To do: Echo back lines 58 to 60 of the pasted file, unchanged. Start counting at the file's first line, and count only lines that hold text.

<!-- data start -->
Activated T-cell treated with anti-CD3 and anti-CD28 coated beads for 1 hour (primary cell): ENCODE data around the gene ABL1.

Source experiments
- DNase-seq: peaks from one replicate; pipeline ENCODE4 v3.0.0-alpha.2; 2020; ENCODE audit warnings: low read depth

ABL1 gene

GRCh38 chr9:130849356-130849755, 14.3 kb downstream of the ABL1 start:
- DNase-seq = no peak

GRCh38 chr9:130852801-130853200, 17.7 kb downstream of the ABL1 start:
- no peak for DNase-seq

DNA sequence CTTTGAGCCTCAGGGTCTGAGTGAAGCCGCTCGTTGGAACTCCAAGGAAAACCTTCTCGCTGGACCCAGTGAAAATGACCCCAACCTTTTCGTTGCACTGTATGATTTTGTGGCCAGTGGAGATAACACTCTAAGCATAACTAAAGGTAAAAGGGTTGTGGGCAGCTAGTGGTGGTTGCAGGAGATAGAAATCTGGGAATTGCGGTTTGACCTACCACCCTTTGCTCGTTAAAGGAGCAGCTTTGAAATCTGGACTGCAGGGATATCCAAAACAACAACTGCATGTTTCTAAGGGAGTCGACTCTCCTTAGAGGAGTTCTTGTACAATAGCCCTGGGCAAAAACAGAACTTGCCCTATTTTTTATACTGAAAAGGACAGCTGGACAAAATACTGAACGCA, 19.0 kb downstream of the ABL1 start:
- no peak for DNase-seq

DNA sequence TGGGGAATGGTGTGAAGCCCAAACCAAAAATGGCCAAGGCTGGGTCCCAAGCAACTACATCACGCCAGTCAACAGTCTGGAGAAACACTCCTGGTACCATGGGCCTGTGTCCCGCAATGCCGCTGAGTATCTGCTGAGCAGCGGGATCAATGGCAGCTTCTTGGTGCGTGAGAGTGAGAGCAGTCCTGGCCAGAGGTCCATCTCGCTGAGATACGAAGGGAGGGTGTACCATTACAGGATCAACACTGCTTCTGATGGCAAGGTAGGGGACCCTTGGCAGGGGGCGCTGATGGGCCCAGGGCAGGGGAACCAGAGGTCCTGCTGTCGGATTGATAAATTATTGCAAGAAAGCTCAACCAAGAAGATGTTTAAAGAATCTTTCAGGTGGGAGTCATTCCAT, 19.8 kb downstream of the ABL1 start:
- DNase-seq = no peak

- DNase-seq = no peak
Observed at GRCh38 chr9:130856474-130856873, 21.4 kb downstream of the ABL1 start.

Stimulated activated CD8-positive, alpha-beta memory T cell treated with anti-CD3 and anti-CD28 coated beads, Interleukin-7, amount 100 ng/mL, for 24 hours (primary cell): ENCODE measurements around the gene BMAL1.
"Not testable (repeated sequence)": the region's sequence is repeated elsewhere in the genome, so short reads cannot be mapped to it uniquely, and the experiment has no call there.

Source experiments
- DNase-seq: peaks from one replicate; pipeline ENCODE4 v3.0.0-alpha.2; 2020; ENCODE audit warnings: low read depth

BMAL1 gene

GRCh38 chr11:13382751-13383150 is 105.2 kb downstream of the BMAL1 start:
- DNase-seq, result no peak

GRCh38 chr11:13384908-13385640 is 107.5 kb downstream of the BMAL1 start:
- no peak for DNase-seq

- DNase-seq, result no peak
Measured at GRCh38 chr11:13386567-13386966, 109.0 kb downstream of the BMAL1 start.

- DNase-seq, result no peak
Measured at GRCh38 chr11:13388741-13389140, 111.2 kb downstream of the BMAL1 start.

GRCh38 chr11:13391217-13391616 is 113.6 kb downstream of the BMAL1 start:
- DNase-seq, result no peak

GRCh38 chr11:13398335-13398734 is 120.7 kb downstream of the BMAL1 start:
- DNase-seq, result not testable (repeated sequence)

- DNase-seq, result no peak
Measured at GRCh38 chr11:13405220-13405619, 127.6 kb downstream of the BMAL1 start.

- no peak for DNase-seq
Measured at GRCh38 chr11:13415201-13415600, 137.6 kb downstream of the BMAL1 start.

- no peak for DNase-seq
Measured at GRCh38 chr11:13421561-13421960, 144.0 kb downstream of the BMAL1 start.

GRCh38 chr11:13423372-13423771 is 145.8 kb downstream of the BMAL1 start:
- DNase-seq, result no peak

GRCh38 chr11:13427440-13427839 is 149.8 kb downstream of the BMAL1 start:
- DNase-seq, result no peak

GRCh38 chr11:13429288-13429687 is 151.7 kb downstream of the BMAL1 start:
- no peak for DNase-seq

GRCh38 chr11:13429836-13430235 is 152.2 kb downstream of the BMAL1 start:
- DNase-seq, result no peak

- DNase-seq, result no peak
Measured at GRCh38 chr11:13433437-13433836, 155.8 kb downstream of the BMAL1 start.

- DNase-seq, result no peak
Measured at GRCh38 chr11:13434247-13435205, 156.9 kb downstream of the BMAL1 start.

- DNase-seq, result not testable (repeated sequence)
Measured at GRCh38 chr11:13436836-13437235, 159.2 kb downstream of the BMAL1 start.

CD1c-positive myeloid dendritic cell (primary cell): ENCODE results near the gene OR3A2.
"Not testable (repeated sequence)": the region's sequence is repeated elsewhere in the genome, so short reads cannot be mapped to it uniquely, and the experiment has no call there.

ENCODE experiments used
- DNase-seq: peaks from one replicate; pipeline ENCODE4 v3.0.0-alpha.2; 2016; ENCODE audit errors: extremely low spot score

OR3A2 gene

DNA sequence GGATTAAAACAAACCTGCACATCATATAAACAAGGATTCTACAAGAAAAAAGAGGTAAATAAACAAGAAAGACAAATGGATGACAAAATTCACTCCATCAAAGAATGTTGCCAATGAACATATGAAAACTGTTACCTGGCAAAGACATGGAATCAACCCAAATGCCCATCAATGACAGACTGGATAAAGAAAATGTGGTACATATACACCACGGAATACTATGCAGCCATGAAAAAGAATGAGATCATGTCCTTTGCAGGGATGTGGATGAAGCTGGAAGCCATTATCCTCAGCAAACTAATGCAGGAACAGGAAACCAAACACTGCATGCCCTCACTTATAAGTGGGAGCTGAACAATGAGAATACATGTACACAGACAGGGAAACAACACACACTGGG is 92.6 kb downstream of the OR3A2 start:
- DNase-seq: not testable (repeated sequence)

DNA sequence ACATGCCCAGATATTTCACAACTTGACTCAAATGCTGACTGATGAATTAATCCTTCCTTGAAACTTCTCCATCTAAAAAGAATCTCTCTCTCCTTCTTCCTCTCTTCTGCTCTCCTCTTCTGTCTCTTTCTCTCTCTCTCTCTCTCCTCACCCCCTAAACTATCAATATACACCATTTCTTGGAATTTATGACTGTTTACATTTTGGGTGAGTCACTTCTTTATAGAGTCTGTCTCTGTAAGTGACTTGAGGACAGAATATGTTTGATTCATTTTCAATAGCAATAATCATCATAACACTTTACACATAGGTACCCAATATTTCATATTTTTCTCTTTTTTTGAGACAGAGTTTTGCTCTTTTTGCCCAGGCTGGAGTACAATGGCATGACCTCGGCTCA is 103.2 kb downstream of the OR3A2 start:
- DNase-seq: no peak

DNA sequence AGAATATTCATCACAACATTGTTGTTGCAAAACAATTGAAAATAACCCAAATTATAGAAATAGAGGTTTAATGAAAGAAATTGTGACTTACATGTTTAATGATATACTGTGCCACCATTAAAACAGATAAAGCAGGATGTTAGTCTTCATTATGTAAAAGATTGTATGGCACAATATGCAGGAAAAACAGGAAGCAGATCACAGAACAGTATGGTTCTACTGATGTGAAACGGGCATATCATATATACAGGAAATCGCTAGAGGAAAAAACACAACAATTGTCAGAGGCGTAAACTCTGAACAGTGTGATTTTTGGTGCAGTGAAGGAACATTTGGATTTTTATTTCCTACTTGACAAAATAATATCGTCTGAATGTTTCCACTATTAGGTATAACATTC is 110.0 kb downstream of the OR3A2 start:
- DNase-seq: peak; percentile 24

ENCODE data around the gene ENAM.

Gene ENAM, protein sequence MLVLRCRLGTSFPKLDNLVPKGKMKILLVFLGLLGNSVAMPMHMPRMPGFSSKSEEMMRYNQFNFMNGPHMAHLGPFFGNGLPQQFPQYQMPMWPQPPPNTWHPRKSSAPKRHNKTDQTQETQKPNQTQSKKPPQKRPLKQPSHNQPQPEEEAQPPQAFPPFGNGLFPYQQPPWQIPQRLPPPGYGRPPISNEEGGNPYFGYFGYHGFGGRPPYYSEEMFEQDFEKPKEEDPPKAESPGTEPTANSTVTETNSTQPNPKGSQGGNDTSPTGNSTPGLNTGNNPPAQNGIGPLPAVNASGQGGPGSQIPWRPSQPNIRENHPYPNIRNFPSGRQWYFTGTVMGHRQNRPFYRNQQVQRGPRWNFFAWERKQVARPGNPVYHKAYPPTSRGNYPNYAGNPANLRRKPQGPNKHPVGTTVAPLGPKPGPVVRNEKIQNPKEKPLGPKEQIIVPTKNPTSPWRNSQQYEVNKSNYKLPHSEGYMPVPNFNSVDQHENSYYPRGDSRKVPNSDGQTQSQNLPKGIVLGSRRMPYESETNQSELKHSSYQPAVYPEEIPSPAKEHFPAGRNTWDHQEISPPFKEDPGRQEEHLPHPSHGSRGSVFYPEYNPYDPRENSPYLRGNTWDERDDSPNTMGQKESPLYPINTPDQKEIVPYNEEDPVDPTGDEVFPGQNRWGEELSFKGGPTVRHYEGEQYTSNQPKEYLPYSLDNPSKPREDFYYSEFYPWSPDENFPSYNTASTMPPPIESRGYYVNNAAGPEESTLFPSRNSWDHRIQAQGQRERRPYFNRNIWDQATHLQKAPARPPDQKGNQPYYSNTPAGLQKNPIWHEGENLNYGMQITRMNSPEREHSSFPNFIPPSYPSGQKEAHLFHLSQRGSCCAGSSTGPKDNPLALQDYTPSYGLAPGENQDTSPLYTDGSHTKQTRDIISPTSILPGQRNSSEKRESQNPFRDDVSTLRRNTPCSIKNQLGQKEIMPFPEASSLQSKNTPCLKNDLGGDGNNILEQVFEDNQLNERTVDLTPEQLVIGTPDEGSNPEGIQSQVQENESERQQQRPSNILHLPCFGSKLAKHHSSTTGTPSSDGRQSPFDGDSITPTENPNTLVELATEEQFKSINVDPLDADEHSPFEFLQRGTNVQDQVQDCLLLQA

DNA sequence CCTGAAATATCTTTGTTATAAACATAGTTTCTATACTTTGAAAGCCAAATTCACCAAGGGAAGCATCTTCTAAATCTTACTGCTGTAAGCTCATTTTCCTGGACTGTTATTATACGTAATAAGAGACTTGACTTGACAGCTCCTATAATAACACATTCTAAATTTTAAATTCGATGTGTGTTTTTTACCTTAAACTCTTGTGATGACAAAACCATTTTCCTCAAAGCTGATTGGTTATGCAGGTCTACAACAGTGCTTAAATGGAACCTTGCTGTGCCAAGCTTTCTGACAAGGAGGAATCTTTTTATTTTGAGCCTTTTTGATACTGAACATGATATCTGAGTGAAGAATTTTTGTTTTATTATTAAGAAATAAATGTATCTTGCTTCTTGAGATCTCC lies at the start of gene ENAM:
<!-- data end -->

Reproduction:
- DNase-seq: not testable (repeated sequence)

DNA sequence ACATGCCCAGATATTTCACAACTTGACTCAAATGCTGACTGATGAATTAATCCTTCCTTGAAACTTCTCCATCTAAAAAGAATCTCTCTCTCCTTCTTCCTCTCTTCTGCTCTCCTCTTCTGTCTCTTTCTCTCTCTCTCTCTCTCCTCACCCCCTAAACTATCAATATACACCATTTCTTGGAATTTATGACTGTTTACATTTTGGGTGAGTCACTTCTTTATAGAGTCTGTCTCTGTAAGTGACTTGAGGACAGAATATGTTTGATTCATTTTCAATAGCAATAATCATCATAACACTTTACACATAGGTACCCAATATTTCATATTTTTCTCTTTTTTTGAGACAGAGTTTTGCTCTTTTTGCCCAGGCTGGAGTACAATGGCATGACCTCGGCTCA is 103.2 kb downstream of the OR3A2 start:
- DNase-seq: no peak